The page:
In #TestimonyTuesday, Criminal Justice, Education, Racial Equity
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See below for JUFJ’s testimony on SB53/HB269: Juvenile Law – Juvenile Interrogation Protection Act. JUFJ’s position was favorable. Sam Blau, co-chair of the Baltimore Leadership Council, wrote this testimony.

My name is Samantha Blau, I am a resident of Baltimore’s Patterson Place neighborhood, in District 46. I am also a former educator with over ten year’s experience working with students and teachers in Baltimore City and across the state of Maryland. As a teacher, an organizer, and a resident of Baltimore I submit this testimony on behalf of Jews United for Justice in favor of SB53/HB269, Juvenile Law – Juvenile Interrogation Protection Act. JUFJ organizes 6,000 Jews and allies from across Maryland in support of local social, racial, and economic justice campaigns.

In the Jewish tradition we describe children as a Divine trust and guarantors of the future. The Book of Psalms (127 v.3) declares “children are an inheritance from the Lord.” The Maryland General Assembly passed the “Blueprint for Maryland’s Future” to fully and equitably fund education because this body acknowledged that children are the hope of the future, and as I submit testimony on this bill for the fourth year in a row I hope that we can follow through on the words we often speak and the values we claim to have.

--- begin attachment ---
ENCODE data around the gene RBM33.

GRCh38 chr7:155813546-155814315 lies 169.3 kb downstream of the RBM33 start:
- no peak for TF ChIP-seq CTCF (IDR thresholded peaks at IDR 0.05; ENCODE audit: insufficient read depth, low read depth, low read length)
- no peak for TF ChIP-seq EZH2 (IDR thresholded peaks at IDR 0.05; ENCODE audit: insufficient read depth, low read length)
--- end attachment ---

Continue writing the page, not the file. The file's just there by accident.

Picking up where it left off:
It is our sacred duty to treat children lovingly and humanely and doing so makes them healthier adults. Despite this, children do not have many rights in our society and here in Maryland we are not doing enough to protect the due process rights of our kids. Right now, a police officer in Maryland can pick a child up for questioning, determine that the child has waived their right to counsel, and go about questioning them. SB53 would change that, by mandating that young people have access to legal counsel before being interrogated by police.

Before I can pick up my nieces and nephews from summer camp, the camp facility needs prior authorization from their parents and I need to produce a state issued photo ID. I wonder how, in a society that claims to value children, their futures, and their safety, we can currently allow a police officer – a stranger – to take possession of a child and not notify their parent or guardian. How can we allow this stranger to make a potentially life-altering decision for them, like the decision as to whether they understand their Miranda rights? Studies show that children waive their Miranda rights at a rate of 90% and make false confessions at a higher rate than adults. Kids should be provided with legal counsel to ensure they act fully understanding their rights and what is happening – a well-informed adult to guide them and prevent false confessions.

On behalf of JUFJ, I urge this committee to issue a favorable report on SB53/HB269 as swiftly as possible. I care about our children and they need this bill to become law. 

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